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Film Review: “Low Tide” Is a Nostalgic Hidden-Treasure Thriller

Written by: Matt Patti | October 9th, 2019

Film poster: “Low Tide”

Low Tide (Kevin McMullin, 2019) 3 out of 4 stars.

A24 is perhaps best known for distributing atmospheric horror releases such as The Witch (Robert Eggers, 2015), Hereditary (Ari Aster, 2018), and Midsommar (Aster, 2019), Oscar-nominees and winners such as Lady Bird (Greta Gerwig, 2017) and Moonlight (Barry Jenkins, 2016) and also responsible for the release of several unique, artsy indie flicks. However, the studio’s latest release (in a collaboration with DirecTV) doesn’t seem to fit into any of those categories. Enter Low Tide, a hidden-treasure crime drama film harkening back to the likes of The Goonies with a modern day, Stranger Things-esquetone.

In writer-director Kevin McMullin’s feature directorial debut, four high-school friends spend their summer on the New Jersey coast pillaging beachside houses to fund their summer fun. The four friends couldn’t be more different, though. Alan (Keean Johnson) is an outgoing, attractive, muscular 16-year-old who is a genuinely decent person but makes questionable decisions. Meanwhile, his brother Peter (It and It: Chapter Two’s Jaeden Martell) is a scrawny, shy and reserved 13-year-old who doesn’t really fit in, and appears to be the most innocent out of the group. The exact opposite, Red (Alex Neustaedter), is a fiery loose cannon with a short fuse, intimidating with his tall stature and greaser-style long hair, and always carrying around a knife or a gun. Finally, there’s Smitty, a small, slightly awkward teenager who is devious and sucks up to Red, but is truly loyal to no one. The four appear to be great friends despite their differences and are enjoying their summer on the beach with their loot. Then, one night when all four are robbing a beachside house, Alan and Peter discover a bag of gold. Before they can decide what to do with it, they get caught by the police. However, only Alan is arrested as the others flee. The police let him go with only a possible trespassing charge in the works. However, the friends start to fall apart as accusations of snitching and secrecy brew, and curiosity about the bag of gold starts to spread. Soon, they turn against each other, no one knowing whom to trust.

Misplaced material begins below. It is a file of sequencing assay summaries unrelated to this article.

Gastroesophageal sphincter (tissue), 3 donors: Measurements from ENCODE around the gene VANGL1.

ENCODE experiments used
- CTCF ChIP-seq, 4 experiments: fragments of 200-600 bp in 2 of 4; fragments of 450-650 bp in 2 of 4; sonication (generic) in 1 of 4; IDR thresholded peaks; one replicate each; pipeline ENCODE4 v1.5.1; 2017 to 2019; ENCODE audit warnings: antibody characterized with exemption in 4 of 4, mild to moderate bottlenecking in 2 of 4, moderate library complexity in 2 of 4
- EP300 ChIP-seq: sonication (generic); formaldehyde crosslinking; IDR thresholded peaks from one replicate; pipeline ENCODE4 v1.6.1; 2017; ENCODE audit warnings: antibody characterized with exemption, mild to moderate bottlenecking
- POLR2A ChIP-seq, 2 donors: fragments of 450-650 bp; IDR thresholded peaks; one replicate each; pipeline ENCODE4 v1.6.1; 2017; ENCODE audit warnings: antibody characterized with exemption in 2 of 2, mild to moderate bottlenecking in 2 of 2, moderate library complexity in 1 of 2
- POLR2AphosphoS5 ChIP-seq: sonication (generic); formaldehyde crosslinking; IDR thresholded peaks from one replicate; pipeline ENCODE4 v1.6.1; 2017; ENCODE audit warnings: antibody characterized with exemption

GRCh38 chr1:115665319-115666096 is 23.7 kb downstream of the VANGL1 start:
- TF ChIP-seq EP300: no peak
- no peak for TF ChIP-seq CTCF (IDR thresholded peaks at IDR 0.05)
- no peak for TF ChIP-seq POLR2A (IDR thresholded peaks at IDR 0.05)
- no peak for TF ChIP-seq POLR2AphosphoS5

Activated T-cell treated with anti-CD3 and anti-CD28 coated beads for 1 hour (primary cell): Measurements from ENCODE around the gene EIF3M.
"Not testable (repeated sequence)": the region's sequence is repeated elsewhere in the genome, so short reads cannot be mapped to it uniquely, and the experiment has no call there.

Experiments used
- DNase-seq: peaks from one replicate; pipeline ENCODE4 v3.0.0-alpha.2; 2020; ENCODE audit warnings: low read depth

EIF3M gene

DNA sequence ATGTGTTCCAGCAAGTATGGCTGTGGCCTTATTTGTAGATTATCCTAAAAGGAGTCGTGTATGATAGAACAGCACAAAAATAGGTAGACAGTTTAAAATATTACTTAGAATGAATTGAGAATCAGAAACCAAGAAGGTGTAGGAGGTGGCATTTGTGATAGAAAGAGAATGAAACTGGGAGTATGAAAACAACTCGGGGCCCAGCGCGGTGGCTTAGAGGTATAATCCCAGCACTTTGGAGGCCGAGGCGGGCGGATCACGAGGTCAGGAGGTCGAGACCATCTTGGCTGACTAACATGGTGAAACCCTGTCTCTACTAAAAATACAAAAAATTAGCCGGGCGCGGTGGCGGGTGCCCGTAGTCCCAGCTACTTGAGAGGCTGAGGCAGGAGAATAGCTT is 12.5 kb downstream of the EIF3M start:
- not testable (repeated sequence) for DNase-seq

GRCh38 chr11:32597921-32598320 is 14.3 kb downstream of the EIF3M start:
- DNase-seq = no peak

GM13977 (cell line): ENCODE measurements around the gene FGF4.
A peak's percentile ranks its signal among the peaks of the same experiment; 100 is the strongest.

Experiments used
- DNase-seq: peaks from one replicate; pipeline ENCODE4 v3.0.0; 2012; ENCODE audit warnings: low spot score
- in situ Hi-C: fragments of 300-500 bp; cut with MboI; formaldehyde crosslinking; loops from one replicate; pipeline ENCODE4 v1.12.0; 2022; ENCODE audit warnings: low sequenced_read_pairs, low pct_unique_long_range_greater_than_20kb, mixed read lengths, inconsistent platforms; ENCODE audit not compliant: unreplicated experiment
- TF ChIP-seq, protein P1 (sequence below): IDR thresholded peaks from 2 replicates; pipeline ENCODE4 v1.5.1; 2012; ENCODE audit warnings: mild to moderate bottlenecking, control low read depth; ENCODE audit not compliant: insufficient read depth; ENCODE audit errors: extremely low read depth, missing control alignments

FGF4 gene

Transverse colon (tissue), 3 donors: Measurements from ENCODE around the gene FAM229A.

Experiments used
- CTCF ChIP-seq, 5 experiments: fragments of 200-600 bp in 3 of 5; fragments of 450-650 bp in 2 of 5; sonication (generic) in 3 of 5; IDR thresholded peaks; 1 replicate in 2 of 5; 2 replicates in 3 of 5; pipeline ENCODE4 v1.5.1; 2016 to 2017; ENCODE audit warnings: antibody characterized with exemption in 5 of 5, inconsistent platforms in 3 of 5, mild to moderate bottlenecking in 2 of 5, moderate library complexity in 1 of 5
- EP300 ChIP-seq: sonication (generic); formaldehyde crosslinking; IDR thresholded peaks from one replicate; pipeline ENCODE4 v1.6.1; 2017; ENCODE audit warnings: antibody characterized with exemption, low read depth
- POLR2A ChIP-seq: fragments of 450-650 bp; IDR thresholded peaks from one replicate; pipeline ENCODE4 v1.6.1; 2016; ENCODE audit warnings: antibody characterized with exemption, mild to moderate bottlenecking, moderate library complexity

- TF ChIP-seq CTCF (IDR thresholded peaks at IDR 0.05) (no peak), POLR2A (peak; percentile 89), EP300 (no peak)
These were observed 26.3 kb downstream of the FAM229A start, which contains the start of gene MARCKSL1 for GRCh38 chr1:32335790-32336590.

Keean Johnson in LOW TIDE ©A24

The cinematography and editing are very well suited to help create a nostalgic style for the film, reminiscent of so many other coming-of-age tales like this one. The real shining aspect of the film, however, is the chemistry between the characters and the individual performances themselves. The writing really shines with each character clearly fleshed out and defined. The actors each bring a different energy and persona that really help distinguish themselves without ever being over the top. At first, it seems like they are all similar and out to accomplish the same goal, but as the film goes on, we get to see how each character acts when presented with different situations and come to realize that these individuals really couldn’t be more different. One thing that I would’ve liked to see more of is the characters interacting with each other before they get busted by the police. It is only after the bust that we really see these characters’ individual personas, as, at first, they seem to think and act like a group for the most part. I just would’ve loved to see more of “the good times” amongst the friends so that, in the end, when their relationships start to deteriorate and they all start to turn on each other, it would’ve been that much more heartbreaking.

It is not often that I say that I’d wish a film was longer in runtime, but this is a very rare case here. In a world with so many films going on for quite too long, like recent, close-to-3 hour releases, I believe Low Tide, which clocks in at about 80 minutes, could’ve really benefited from a 120 minute runtime. I still really enjoyed the film for the 80 minutes it was on screen. Creative, smart, atmospheric, and tension-filled, Low Tide delivers a solid adventure with a great hint of good old classic nostalgia.

Jaeden Martell in LOW TIDE ©A24

Matt Patti has enjoyed voicing his opinions on films from a young age. He has lived in the Baltimore, Maryland, area since 2015 and is a graduate of Stevenson University’s Film & Moving Image program. Matt is currently back at Stevenson University, working as the School of Design, Arts, and Communication's Studio Manager.

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